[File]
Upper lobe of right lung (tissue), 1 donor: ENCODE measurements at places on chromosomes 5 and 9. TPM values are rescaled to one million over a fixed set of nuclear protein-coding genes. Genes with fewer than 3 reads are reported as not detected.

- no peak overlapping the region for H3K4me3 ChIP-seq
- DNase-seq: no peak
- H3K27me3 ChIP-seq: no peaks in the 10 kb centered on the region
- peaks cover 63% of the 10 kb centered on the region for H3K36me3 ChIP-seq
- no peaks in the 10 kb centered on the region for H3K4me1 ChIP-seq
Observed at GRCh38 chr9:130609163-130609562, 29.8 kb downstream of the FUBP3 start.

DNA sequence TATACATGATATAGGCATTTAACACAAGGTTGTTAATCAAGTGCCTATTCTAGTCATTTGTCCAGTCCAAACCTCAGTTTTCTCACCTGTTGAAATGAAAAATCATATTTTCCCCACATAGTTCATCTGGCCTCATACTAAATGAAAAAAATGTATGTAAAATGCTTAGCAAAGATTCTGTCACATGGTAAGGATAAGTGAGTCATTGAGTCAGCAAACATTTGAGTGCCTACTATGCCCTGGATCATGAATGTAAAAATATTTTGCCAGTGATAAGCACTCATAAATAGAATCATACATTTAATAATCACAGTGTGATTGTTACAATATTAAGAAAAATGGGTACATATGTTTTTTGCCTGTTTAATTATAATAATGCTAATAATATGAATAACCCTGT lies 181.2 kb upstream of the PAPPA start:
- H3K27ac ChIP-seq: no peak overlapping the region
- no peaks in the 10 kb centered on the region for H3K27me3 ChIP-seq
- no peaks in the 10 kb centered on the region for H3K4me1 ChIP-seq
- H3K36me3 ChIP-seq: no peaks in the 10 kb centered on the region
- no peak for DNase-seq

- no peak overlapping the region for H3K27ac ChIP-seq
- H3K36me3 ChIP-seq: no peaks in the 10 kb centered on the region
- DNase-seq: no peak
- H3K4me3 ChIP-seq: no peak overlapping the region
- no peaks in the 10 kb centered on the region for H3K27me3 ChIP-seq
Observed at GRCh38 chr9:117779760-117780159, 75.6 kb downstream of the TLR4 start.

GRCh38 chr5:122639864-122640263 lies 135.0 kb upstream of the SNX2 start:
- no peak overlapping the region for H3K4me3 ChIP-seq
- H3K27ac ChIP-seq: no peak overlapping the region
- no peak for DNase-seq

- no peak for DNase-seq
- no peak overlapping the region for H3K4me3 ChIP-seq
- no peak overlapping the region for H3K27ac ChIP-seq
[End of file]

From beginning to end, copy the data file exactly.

Upper lobe of right lung (tissue), 1 donor: ENCODE measurements at places on chromosomes 5 and 9. TPM values are rescaled to one million over a fixed set of nuclear protein-coding genes. Genes with fewer than 3 reads are reported as not detected.

- no peak overlapping the region for H3K4me3 ChIP-seq
- DNase-seq: no peak
- H3K27me3 ChIP-seq: no peaks in the 10 kb centered on the region
- peaks cover 63% of the 10 kb centered on the region for H3K36me3 ChIP-seq
- no peaks in the 10 kb centered on the region for H3K4me1 ChIP-seq
Observed at GRCh38 chr9:130609163-130609562, 29.8 kb downstream of the FUBP3 start.

DNA sequence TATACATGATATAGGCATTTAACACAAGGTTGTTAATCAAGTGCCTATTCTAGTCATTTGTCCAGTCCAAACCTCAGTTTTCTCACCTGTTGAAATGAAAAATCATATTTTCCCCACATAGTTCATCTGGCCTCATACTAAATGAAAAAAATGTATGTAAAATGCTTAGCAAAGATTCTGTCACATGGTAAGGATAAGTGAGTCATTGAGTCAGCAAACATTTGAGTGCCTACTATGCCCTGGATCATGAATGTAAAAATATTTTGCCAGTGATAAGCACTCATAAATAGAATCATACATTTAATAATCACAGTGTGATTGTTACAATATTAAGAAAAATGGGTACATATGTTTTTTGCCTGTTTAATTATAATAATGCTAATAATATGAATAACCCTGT lies 181.2 kb upstream of the PAPPA start:
- H3K27ac ChIP-seq: no peak overlapping the region
- no peaks in the 10 kb centered on the region for H3K27me3 ChIP-seq
- no peaks in the 10 kb centered on the region for H3K4me1 ChIP-seq
- H3K36me3 ChIP-seq: no peaks in the 10 kb centered on the region
- no peak for DNase-seq

- no peak overlapping the region for H3K27ac ChIP-seq
- H3K36me3 ChIP-seq: no peaks in the 10 kb centered on the region
- DNase-seq: no peak
- H3K4me3 ChIP-seq: no peak overlapping the region
- no peaks in the 10 kb centered on the region for H3K27me3 ChIP-seq
Observed at GRCh38 chr9:117779760-117780159, 75.6 kb downstream of the TLR4 start.

GRCh38 chr5:122639864-122640263 lies 135.0 kb upstream of the SNX2 start:
- no peak overlapping the region for H3K4me3 ChIP-seq
- H3K27ac ChIP-seq: no peak overlapping the region
- no peak for DNase-seq

- no peak for DNase-seq
- no peak overlapping the region for H3K4me3 ChIP-seq
- no peak overlapping the region for H3K27ac ChIP-seq